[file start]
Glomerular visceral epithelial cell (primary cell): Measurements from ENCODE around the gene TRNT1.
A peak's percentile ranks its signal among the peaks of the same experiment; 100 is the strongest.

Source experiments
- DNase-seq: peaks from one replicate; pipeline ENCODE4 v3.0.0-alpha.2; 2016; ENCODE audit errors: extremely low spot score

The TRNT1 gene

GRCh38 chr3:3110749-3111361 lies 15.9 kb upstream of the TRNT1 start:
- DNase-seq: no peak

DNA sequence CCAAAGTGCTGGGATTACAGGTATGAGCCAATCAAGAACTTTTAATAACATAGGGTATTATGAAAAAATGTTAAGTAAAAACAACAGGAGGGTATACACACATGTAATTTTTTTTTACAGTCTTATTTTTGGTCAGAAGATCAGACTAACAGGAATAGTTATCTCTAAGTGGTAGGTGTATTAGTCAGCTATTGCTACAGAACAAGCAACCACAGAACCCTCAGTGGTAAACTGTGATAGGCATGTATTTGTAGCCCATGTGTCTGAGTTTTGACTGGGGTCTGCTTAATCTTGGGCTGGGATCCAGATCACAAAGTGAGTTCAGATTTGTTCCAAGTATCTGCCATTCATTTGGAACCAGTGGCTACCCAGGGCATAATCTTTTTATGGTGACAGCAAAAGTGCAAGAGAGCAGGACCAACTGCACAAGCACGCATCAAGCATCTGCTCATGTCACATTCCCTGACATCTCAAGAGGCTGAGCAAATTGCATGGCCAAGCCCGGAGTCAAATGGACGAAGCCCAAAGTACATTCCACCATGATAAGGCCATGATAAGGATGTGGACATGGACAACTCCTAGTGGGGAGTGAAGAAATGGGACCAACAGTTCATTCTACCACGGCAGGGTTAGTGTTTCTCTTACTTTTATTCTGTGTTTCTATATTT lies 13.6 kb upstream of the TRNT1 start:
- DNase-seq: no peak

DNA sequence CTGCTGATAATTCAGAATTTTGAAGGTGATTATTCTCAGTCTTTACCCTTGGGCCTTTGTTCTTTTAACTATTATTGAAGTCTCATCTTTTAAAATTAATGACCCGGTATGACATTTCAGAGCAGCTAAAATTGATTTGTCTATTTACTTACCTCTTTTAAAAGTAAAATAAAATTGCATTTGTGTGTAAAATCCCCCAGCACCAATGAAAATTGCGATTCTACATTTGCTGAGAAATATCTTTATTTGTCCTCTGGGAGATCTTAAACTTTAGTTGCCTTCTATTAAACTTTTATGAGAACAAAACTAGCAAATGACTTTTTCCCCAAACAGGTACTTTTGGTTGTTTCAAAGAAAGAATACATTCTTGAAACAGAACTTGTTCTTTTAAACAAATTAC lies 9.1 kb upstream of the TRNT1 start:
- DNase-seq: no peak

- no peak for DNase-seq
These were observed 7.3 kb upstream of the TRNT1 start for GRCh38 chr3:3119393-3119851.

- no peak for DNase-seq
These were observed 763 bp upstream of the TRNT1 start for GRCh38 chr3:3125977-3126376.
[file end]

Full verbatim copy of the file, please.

Glomerular visceral epithelial cell (primary cell): Measurements from ENCODE around the gene TRNT1.
A peak's percentile ranks its signal among the peaks of the same experiment; 100 is the strongest.

Source experiments
- DNase-seq: peaks from one replicate; pipeline ENCODE4 v3.0.0-alpha.2; 2016; ENCODE audit errors: extremely low spot score

The TRNT1 gene

GRCh38 chr3:3110749-3111361 lies 15.9 kb upstream of the TRNT1 start:
- DNase-seq: no peak

DNA sequence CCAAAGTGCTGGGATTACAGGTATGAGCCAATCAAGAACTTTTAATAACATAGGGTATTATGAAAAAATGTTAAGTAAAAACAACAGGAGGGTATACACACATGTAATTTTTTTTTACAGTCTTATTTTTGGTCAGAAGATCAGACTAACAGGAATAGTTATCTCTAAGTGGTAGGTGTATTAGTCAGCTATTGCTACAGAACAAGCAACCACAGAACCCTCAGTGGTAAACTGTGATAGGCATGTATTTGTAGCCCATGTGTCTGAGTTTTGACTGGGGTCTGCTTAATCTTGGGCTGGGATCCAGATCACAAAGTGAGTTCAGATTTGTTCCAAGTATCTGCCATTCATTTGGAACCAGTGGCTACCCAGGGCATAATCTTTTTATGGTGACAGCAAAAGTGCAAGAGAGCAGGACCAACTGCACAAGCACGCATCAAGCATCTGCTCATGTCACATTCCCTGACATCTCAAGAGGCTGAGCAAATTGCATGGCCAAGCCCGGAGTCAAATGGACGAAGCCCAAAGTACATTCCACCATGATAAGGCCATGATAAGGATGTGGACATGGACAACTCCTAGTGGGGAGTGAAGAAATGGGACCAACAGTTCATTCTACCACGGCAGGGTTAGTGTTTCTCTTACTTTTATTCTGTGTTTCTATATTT lies 13.6 kb upstream of the TRNT1 start:
- DNase-seq: no peak

DNA sequence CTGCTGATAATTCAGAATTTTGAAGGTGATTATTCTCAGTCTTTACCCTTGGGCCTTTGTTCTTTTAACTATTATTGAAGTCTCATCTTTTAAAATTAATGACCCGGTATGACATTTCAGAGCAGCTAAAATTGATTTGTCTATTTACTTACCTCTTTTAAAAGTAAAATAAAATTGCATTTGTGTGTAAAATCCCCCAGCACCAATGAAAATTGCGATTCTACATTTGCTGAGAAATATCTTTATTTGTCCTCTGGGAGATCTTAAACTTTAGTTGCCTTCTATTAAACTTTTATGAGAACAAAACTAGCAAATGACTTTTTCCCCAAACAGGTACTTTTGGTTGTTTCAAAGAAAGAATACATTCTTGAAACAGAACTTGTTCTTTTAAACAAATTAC lies 9.1 kb upstream of the TRNT1 start:
- DNase-seq: no peak

- no peak for DNase-seq
These were observed 7.3 kb upstream of the TRNT1 start for GRCh38 chr3:3119393-3119851.

- no peak for DNase-seq
These were observed 763 bp upstream of the TRNT1 start for GRCh38 chr3:3125977-3126376.